• Canal system: In this system, the human-made canals receive water from one or two reservoirs or from rivers. This is usually an elaborate and extensive irrigation system. And so, the main canal is distributed into branch canals, which further has distributaries or field channels.
  • Tanks: In this irrigation system, small storage reservoirs are built, which catch and store the runoff water from the smaller catchment areas.
  • Wells: Wells are constructed in the regions where enough ground water is available. They are further classified into following 2 types:
    • Dug wells: In the dug wells, water is collected from water bearing strata.
    • Tube wells: A tube well can tap water from the deeper strata. From these wells, water is lifted either by diesel or by electricity run pumps.
  • River lift system: The river lift system is more useful in the areas where the canal flow is not sufficient or regular due to inadequate release of water. In this system, water is directly drawn from the rivers for the supplement irrigation.
  • River valley system: Certain parts of the country like Kerala and Karnataka which lie along the Western Ghats, use water that is discharged into the steep and narrow riverine valleys, during the raining season.
  • Drip and sprinkler system: In this irrigation system, overhead pipes for spraying water. This saves a lot of water and is more natural.


  • Rain water harvesting: Rain water is collected and used for recharging the ground water by sinking deep drain pipes. This allows rain water to not go waste.
  • Water shed management: In order to reduce the flow of rain water and prevent soil erosion, small check dams are built up in water shed areas. This increases percolation of water into ground.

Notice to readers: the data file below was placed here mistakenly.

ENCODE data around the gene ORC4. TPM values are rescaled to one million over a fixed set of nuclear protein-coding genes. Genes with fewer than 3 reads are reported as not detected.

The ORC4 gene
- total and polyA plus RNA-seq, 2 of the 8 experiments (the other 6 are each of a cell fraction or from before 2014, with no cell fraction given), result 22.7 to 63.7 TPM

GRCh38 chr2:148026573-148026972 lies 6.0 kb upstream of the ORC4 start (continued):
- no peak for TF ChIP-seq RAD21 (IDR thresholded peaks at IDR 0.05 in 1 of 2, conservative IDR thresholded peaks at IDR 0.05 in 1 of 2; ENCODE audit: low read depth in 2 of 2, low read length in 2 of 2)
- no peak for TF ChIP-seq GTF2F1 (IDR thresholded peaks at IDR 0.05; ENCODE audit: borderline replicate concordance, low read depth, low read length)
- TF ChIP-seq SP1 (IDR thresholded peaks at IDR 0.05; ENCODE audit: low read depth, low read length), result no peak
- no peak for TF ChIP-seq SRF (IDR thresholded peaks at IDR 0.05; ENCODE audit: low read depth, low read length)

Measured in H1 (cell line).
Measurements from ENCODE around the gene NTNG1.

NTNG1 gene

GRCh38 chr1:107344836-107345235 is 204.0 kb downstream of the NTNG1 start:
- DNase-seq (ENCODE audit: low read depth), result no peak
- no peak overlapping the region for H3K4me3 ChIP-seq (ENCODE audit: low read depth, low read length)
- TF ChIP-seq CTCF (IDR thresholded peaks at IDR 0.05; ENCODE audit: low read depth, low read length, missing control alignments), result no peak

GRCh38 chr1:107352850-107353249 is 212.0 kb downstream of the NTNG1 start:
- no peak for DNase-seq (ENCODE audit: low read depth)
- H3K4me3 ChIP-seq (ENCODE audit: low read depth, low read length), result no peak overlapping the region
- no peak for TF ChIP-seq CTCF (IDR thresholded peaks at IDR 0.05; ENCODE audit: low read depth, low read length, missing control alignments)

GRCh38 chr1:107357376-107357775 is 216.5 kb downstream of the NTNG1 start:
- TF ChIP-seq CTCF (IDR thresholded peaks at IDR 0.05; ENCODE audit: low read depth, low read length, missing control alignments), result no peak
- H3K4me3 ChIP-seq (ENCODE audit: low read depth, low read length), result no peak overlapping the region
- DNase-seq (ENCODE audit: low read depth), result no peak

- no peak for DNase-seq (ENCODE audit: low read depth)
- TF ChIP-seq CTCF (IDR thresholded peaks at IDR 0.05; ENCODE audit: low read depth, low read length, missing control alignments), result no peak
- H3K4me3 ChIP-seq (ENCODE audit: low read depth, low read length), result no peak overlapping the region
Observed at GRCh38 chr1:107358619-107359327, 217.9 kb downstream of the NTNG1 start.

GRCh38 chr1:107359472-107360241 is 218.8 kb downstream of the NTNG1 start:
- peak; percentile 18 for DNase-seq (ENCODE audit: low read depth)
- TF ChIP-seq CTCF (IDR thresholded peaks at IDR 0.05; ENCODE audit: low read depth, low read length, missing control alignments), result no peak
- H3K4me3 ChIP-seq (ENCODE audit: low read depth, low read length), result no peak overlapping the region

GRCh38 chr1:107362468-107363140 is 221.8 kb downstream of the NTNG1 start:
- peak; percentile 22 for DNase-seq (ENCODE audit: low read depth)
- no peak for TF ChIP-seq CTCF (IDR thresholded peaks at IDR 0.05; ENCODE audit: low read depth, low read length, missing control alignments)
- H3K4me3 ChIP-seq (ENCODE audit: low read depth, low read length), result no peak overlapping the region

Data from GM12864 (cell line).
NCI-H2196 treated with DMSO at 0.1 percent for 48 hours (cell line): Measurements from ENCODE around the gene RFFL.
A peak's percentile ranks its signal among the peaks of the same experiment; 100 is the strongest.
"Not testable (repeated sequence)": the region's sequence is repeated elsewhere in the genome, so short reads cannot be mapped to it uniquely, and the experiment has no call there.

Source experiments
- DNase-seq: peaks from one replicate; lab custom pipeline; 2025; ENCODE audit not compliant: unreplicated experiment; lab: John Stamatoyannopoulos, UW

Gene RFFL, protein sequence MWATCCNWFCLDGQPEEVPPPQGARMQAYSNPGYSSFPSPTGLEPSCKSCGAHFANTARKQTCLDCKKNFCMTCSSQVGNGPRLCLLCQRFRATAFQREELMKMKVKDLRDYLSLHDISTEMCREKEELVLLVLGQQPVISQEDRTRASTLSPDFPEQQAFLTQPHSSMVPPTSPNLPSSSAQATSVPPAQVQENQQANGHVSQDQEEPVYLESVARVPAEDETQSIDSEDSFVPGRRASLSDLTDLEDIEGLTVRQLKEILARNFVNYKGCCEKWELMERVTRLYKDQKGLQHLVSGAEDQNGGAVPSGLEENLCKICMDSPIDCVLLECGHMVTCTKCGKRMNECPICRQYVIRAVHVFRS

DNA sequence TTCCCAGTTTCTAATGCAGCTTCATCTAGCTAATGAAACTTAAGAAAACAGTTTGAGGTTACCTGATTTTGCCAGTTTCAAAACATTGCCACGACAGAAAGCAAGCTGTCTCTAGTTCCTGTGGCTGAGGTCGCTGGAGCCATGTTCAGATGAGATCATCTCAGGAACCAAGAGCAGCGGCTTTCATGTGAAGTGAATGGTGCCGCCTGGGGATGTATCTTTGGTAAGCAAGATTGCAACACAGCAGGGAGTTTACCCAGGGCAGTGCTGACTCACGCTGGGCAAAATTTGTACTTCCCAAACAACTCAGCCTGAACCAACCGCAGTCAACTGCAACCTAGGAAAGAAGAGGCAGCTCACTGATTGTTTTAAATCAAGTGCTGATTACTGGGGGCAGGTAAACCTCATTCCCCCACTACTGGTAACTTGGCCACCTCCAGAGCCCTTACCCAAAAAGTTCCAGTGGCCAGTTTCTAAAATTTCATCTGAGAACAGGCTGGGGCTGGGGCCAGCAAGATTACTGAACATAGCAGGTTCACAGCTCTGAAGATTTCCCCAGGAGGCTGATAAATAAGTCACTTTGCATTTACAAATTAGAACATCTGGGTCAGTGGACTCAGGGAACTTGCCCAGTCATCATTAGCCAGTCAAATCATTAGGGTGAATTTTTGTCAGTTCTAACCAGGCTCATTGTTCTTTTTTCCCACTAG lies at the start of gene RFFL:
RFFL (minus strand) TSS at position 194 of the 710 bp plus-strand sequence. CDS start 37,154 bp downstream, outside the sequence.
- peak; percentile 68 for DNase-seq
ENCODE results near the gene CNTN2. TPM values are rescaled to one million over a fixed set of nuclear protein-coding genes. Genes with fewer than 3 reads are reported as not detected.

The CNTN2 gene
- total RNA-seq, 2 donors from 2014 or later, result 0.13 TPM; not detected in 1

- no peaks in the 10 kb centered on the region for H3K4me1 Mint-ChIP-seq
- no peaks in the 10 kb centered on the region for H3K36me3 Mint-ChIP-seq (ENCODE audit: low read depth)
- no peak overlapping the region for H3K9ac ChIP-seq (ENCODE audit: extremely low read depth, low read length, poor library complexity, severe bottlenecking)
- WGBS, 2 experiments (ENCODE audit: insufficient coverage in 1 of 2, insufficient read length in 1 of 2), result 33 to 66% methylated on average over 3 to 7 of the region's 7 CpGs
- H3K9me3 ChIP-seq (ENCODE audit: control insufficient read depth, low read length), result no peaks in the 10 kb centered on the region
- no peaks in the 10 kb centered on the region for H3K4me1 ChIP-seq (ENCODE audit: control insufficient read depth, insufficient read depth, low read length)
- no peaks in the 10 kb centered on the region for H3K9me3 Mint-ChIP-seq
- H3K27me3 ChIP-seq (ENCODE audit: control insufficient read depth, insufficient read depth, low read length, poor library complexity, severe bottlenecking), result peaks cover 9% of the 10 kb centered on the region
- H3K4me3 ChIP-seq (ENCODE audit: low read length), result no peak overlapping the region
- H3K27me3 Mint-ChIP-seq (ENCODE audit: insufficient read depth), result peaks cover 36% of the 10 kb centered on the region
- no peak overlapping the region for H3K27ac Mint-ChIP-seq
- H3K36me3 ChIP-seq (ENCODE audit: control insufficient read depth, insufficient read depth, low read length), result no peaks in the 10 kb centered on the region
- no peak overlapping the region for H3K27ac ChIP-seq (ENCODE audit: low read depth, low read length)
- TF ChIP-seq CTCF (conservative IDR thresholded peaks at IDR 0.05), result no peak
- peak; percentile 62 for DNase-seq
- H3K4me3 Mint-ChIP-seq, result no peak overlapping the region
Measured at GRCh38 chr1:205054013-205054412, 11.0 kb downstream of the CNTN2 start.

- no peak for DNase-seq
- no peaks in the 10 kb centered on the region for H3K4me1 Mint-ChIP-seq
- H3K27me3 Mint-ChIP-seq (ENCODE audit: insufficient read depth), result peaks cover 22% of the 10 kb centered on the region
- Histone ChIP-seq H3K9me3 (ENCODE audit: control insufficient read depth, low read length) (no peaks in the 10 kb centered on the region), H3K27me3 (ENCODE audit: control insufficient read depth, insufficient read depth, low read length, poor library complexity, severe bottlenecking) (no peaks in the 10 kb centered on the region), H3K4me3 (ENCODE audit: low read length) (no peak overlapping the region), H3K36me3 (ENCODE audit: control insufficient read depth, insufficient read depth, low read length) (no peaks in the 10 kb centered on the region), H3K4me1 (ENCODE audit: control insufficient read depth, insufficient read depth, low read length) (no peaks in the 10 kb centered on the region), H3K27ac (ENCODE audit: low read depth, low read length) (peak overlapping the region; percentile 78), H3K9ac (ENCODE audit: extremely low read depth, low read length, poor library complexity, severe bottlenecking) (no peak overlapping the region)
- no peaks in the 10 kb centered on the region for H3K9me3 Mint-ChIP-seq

Manure Fertilizer
Manure is a natural substance which is obtained by decomposing animal waste such as dung (gobar) of cattle and buffaloes and plant residues. Fertilizer is a human made substance which is an inorganic salt or an organic compound.
It contains small amounts of essential plant nutrients such as nitrogen, phosphorus and potassium.

It is very rich in plant nutrients such as nitrogen, phosphorus and potassium.

It adds a great amount of organic matter in the form of humus in the soil.  It does not add any humus to the soil.
As manure is not soluble in water, nutrients present in the manure are absorbed slowly by the crop plants. Nutrients exist locked inside the organic compounds of humus. Being soluble in water, a fertilizer is readily absorbed by the crop plants.
Manure is not nutrient specific and it tends to remove the general deficiency from the soil. A fertilizer is nutrient specific and can specifically provide nutrients such as nitrogen, phosphorus and potassium to the soil according to the need.
Manure is voluminous and bulky. And so it is inconvenient to store, transport, handle and apply it to the crop. A fertilizer is compact and concentrated and so it is easy to store, transport and apply to the crop.
Manure is cheap and is prepared in rural homes or fields. A fertilizer is costly and is prepared in factories.